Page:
|071029||Vegetables, leguminous: other than peas and beans, shelled or unshelled, uncooked or cooked by steaming or boiling in water, frozen|
|071030||Vegetables: spinach, New Zealand spinach and orache spinach (garden spinach), uncooked or cooked by steaming or boiling in water, frozen|
|071080||Vegetables uncooked or cooked by steaming or boiling in water, frozen|
|07108010||Frozen olives (uncooked or cooked)|
|07108051||Frozen sweet pepper (uncooked or cooked)|
|07108059||Frozen vegetables of genus Capsicum or Pimenta (uncooked or cooked)|
|07108061||Frozen mushrooms of the genus Agaricus (uncooked or cooked)|
|07108069||Other frozen mushrooms (uncooked or cooked)|
|07108070||Frozen tomatoes (uncooked or cooked)|
|07108080||Frozen artichokes (uncooked or cooked)|
|07108085||Frozen asparagus (uncooked or cooked)|
|07108095||Other frozen vegetables (uncooked or cooked)|
|20049010:||Frozen sweetcorn prepared or preserved through means other than vinegar or acetic acid|
|20049030||Frozen sauerkraut, capers and olives, prepared or preserved through means other than vinegar or acetic acid|
|20049091||Frozen cooked onions|
|20049098||Other frozen vegetables and mixtures of vegetables, prepared or preserved through means other than vinegar or acetic acid|
Figure 1: Frozen vegetables
2. What makes Europe an interesting market for frozen vegetables?
Europe has the largest demand worldwide for frozen vegetables, with a value of 38% of the market in 2021, followed by North America. In 2021, frozen vegetable imports to Europe amounted to €3 billion in value and 2.8 million tonnes aggregated by volume. In the past five years, the value of European imports increased 1.7%, though volumes decreased 0.6%, indicating an increase in import prices.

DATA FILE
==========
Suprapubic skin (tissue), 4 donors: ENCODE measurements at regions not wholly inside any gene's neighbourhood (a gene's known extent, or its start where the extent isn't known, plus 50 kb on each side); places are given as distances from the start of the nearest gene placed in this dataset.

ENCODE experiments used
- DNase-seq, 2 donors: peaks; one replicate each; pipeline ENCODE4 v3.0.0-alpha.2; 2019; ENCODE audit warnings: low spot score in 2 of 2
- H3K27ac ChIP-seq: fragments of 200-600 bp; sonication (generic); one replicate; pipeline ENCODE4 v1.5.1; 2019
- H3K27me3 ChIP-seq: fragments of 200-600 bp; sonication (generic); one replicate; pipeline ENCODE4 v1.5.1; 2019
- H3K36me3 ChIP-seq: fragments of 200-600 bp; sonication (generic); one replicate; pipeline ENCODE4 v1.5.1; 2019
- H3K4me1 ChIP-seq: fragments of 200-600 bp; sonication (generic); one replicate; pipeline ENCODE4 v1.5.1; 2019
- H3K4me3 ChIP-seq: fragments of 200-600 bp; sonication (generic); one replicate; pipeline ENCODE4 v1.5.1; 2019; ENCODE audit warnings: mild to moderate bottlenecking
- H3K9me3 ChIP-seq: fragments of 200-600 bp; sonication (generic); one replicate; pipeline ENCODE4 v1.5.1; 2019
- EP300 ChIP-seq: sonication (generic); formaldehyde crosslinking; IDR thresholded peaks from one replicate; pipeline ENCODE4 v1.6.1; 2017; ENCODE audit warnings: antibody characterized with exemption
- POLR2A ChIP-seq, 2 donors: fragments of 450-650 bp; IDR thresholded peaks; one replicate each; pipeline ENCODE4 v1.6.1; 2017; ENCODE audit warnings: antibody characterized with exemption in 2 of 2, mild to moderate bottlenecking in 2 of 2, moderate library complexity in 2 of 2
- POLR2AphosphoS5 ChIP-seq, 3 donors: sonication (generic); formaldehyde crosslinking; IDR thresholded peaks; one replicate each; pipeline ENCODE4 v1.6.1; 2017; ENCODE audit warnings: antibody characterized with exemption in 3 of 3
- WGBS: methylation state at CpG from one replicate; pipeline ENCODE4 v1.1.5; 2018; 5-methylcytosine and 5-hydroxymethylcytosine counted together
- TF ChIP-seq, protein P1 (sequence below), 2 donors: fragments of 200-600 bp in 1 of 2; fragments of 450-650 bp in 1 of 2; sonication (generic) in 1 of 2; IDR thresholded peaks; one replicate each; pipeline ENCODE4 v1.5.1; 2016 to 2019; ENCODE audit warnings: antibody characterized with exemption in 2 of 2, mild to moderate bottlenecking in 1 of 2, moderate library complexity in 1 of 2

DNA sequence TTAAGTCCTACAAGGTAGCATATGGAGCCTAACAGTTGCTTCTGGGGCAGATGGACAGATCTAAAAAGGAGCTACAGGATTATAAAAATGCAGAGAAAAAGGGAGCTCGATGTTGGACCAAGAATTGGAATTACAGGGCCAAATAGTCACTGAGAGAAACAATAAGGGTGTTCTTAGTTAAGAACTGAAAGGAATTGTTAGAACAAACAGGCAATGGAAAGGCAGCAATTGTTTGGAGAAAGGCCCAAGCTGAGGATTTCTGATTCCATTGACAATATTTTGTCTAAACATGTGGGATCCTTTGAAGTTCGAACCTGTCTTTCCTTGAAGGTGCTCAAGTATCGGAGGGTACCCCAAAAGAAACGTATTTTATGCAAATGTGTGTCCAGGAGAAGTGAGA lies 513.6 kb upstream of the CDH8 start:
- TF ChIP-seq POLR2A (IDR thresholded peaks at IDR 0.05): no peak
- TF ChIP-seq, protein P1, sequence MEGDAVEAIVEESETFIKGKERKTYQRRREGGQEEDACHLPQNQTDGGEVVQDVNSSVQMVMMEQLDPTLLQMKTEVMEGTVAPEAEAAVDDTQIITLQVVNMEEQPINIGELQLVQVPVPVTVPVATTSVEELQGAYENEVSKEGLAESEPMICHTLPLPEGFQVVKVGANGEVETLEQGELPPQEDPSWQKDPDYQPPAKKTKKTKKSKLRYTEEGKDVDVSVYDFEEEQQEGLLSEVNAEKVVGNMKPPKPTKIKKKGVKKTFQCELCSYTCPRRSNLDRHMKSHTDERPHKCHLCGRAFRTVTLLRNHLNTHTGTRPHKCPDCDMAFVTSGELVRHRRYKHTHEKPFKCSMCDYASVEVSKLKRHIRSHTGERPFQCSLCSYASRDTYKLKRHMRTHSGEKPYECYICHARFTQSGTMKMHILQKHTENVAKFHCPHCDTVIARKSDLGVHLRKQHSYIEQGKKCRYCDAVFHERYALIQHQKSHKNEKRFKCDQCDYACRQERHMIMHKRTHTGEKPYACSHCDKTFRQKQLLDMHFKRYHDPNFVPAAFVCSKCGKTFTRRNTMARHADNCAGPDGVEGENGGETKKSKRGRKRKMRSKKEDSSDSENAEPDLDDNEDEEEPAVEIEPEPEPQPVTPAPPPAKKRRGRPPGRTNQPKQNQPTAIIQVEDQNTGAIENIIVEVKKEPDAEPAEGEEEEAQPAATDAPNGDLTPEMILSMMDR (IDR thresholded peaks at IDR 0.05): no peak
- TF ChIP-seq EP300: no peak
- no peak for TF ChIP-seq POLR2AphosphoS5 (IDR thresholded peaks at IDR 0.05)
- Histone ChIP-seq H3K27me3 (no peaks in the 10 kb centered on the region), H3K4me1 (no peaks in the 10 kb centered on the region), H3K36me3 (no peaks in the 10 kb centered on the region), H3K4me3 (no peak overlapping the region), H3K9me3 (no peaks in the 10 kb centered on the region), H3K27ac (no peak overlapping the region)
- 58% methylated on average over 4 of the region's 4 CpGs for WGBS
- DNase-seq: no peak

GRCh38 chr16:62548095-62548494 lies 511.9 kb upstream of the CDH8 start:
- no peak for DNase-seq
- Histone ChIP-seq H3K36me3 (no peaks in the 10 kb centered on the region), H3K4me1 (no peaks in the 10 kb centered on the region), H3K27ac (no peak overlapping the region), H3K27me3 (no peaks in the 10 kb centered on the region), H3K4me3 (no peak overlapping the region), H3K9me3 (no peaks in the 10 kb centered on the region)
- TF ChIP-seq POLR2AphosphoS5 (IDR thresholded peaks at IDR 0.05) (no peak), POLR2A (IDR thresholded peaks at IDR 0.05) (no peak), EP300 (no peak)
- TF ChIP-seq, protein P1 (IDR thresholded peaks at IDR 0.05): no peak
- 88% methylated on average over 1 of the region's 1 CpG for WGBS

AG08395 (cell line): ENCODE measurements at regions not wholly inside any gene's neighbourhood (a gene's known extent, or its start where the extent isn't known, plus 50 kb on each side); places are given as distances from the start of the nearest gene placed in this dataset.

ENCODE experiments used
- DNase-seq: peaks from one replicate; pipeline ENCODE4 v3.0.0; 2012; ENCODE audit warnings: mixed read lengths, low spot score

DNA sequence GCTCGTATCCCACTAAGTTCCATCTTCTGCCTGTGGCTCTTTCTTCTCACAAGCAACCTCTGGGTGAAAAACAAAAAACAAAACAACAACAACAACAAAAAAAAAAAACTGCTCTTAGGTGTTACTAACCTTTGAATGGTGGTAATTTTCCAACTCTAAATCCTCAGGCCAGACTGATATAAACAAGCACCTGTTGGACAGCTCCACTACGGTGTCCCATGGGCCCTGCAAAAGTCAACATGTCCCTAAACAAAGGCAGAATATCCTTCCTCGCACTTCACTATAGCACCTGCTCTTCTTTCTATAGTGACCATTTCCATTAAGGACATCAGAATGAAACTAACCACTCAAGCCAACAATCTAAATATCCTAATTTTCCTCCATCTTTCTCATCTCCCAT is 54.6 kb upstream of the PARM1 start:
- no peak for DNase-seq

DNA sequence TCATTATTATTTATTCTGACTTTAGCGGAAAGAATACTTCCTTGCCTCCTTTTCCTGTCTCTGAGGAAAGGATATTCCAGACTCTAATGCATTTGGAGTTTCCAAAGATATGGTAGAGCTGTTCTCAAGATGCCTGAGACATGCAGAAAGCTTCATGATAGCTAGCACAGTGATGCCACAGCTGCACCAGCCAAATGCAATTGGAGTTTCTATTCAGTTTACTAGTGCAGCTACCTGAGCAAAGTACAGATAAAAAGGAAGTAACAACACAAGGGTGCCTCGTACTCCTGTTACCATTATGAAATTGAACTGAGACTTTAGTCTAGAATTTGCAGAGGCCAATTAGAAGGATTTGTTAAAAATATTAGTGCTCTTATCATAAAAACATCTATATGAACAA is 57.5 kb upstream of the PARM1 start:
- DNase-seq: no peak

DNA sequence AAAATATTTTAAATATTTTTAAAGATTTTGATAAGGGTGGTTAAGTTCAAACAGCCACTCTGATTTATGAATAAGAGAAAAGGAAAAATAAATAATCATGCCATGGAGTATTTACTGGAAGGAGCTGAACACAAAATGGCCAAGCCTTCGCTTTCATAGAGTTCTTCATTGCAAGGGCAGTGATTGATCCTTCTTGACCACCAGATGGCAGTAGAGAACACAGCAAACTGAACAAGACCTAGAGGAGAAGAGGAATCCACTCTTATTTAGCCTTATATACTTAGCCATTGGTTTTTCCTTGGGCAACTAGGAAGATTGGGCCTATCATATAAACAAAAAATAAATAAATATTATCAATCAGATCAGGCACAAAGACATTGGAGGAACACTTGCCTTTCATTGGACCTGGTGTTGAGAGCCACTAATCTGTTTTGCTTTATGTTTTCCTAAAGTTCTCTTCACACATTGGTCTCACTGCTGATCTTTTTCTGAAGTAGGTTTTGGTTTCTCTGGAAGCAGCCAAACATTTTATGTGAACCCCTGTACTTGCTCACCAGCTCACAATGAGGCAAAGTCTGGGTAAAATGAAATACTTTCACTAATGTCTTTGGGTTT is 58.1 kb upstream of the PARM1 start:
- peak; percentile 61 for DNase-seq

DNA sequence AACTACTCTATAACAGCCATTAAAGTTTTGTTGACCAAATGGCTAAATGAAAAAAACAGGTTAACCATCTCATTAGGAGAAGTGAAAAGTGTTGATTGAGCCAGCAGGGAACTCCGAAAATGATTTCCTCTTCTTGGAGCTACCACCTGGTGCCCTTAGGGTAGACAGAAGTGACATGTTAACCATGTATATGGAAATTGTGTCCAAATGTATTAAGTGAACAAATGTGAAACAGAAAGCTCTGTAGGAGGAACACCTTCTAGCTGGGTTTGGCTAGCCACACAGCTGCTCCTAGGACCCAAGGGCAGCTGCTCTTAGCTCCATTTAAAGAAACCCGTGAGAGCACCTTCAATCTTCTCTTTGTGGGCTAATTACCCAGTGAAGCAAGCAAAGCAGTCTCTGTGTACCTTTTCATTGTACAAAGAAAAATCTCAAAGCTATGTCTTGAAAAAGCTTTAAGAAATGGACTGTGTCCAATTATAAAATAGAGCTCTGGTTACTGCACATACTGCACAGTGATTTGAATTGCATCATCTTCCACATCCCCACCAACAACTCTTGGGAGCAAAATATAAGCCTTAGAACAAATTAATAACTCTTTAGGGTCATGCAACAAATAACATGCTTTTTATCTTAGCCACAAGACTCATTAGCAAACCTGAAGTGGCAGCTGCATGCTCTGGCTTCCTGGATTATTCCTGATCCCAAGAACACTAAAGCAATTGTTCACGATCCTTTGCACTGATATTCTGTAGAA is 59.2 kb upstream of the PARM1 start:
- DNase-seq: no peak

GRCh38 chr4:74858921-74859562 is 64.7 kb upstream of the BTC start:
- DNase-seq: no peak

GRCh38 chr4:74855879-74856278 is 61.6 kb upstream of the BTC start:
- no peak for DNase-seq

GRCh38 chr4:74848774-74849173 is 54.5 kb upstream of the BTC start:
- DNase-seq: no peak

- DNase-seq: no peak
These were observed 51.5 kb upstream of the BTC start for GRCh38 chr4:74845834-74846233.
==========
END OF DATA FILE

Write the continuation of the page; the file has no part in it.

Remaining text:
Internal European imports account for 91% of the total import volume, while just 9% of imports come from developing countries. Europe is the largest producer of frozen vegetables globally, which explains why internal trade makes up such a large share of total imports. European imports from developing countries decreased by 1.1% in volume over the last five years, reaching 2,537,929 tonnes in 2021. Germany has the highest market share, with 20% in European imports, followed by France (18%) and Belgium (14%).
- For information about the European market for processed fruits and vegetables, see the website of PROFEL, the European Association of Fruit and Vegetable Processing Industries.
3. Which European countries offer the most opportunities for frozen vegetables?
As Europe’s main importers of frozen vegetables, Germany and France are interesting focus markets. Belgium, although the largest producer and exporter, does not produce all types of vegetables domestically and commonly sources some frozen vegetables from other countries. Other top European markets include Italy, the Netherlands, Spain and Sweden.
Germany: leader in the frozen vegetable market
Germany is the world’s third-largest importer of frozen vegetables (after the United States and Japan) and the largest in Europe. German frozen vegetable imports had a total value of €598 million, or 20% of the European market, in 2021. The volume of German imports decreased by 2.1% annually between 2017 and 2021, to 588,294 tonnes. However, their value increased by 1.2% per year during the same period, due to growth in import prices by an average of 4% in 2018 and 2019, 1% in 2020 and 5% in 2021.